Responding to the comment, Sanjeeb Drong, Secretary General of Bangladesh Indigenous People’s Forum viewed that they want to live a life based on equal rights maintaining their distinct cultures and traditions and they don’t expect to be looked upon as ‘inferior ethnic people’, (The Unrepresented Nations and Peoples Organization, 2011).
Who deserves to be indigenous people? Which recognizing criteria require to be employed in these pursuits. The concerned organizations home and abroad still do not set a legal definition of indigenous peoples, acceptable on universal basis. This inability to recognize them produces hindrances to accelerate effective measures implementing the indigenous rights in Bangladesh.
However, UN Special Rapporteur Jose Martinez Cobo has developed a widely known and working definition of indigenous peoples at International level stating that indigenous peoples are “Indigenous communities, peoples and nations are those which, having a historical continuity with pre-invasion and pre-colonial societies that developed on their territories, consider themselves distinct from other sectors of the societies now prevailing in those territories, or parts of them. They form at present non-dominant sectors of society and are determined to preserve, develop and transmit to future generations their ancestral territories, and their ethnic identity, as the basis of their continued existence as peoples, in accordance with their own cultural patters, social institutions and legal systems”, (Faruque, 2011).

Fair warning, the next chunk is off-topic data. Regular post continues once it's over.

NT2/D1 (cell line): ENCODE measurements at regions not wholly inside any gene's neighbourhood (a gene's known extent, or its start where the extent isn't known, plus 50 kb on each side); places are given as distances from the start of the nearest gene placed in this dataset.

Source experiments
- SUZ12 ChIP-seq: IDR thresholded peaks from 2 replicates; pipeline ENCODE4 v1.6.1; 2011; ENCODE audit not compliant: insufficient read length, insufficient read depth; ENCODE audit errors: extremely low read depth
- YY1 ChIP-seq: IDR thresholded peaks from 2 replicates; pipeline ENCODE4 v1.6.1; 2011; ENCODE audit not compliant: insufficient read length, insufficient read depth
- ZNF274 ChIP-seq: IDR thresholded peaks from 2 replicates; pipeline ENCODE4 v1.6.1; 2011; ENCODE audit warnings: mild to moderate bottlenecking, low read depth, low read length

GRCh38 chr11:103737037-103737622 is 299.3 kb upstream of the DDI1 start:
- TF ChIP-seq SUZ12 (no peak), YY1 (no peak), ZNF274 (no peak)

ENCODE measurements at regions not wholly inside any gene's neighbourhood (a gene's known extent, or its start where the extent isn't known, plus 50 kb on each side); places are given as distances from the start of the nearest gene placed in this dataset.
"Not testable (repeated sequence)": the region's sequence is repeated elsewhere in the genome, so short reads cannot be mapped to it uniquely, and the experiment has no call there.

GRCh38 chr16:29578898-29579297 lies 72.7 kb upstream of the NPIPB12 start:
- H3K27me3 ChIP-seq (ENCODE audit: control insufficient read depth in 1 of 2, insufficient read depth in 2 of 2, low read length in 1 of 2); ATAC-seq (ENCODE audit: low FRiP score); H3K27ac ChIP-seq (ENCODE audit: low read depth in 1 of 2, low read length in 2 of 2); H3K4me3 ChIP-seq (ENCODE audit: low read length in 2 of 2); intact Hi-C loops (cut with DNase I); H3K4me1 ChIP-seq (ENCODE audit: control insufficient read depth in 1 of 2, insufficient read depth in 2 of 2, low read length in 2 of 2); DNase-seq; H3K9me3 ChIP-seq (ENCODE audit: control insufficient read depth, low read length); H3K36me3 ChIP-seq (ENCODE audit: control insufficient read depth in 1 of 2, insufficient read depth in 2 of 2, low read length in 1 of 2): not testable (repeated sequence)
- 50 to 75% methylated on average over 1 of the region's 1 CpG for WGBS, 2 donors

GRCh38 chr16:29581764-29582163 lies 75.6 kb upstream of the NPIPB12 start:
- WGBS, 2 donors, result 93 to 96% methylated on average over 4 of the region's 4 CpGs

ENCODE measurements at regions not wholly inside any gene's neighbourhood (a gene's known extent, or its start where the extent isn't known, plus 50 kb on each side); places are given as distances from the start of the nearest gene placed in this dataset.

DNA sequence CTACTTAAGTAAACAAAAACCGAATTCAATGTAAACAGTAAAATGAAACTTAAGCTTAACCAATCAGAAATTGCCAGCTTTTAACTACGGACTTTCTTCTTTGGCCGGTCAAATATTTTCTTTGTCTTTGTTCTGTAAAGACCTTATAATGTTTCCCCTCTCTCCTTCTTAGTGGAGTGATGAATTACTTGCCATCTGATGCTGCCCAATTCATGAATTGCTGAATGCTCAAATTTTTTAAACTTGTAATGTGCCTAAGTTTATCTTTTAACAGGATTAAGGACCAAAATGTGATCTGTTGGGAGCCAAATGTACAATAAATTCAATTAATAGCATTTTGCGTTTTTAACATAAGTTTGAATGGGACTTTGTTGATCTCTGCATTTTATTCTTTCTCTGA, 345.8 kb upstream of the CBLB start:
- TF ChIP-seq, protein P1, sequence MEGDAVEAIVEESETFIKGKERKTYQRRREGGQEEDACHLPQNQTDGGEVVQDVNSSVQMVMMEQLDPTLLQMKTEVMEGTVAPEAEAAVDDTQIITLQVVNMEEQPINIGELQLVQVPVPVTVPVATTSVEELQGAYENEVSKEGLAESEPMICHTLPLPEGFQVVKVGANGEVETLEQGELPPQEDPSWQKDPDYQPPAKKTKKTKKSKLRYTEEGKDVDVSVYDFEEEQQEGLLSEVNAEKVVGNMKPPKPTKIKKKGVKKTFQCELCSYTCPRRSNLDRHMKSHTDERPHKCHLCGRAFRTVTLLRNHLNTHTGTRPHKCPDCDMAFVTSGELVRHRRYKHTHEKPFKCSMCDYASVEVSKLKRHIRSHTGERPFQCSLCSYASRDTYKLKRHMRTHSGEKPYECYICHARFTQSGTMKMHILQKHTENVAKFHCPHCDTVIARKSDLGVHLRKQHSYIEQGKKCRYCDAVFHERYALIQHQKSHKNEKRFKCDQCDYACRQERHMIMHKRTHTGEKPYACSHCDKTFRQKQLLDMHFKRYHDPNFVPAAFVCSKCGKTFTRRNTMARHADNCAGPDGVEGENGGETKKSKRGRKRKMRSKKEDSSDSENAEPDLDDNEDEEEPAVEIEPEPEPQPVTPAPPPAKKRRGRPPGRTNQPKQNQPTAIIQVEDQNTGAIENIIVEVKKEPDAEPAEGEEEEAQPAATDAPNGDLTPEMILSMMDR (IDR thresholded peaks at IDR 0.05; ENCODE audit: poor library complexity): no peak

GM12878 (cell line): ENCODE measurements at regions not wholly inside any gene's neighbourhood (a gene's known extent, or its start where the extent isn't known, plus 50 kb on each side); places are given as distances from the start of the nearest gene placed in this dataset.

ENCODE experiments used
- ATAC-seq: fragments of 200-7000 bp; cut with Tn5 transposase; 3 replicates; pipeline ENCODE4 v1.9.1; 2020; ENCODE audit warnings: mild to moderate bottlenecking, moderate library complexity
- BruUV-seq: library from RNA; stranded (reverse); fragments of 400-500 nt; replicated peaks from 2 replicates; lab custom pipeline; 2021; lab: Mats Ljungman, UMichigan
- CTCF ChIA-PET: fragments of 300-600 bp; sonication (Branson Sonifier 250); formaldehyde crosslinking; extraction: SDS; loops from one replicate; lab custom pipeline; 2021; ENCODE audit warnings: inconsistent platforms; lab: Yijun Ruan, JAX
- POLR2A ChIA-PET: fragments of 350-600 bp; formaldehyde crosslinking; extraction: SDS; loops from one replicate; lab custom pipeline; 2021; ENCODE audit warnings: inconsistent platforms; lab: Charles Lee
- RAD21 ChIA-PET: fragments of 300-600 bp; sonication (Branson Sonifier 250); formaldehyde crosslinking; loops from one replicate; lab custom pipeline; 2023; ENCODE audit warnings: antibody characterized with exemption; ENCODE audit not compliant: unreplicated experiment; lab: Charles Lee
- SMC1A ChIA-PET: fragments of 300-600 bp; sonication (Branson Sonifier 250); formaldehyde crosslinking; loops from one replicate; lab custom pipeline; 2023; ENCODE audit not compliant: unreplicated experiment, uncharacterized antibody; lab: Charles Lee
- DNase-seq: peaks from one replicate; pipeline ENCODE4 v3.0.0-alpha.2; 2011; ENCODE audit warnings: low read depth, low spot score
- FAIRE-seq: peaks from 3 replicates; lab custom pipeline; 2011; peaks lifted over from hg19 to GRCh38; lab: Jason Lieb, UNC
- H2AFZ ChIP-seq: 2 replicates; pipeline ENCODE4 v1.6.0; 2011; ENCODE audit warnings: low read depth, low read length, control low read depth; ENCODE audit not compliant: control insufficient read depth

In Bangladesh, around 40 ethnic identities (or indigenous groups) live alongside the majority Bengalis. Notable of them constitutes Chakma, Marma, Santhal, Garo, Tripura, Manipuri, Khasia etc residing over both vast plain and hill lands. They sustain their every tradition, normative culture and other distinctive customs through generational transcending of knowledge. Some of them lack written scripts but every tribe holds their own mother tongue. As a result, Cobo’s definition is likely to fall Bangladeshi ethnic identities under his category of indigenous peoples. Because those indigenous peoples prove historical continuation in living and sustaining their distinctions. They are still well tended and capable to continue further their traditional lives as they did the same in protecting their own life-style at the time when the colonial British Empire captured the South Asia. Some Adivasi-a Bengali terminology for indigenous peoples established some organizations with a view to researching indigenous literature and written fonts and symbols under the endorsement of government initiatives and international cooperation. So they forecast effective maneuverable probabilities to transmit their ancestral knowledge and identity to their next and present generation amidst the challenges of nationalization and globalization. Finally, Adivasis are at ‘present non-dominant sectors’ counting as much as 1.2 % of the total population.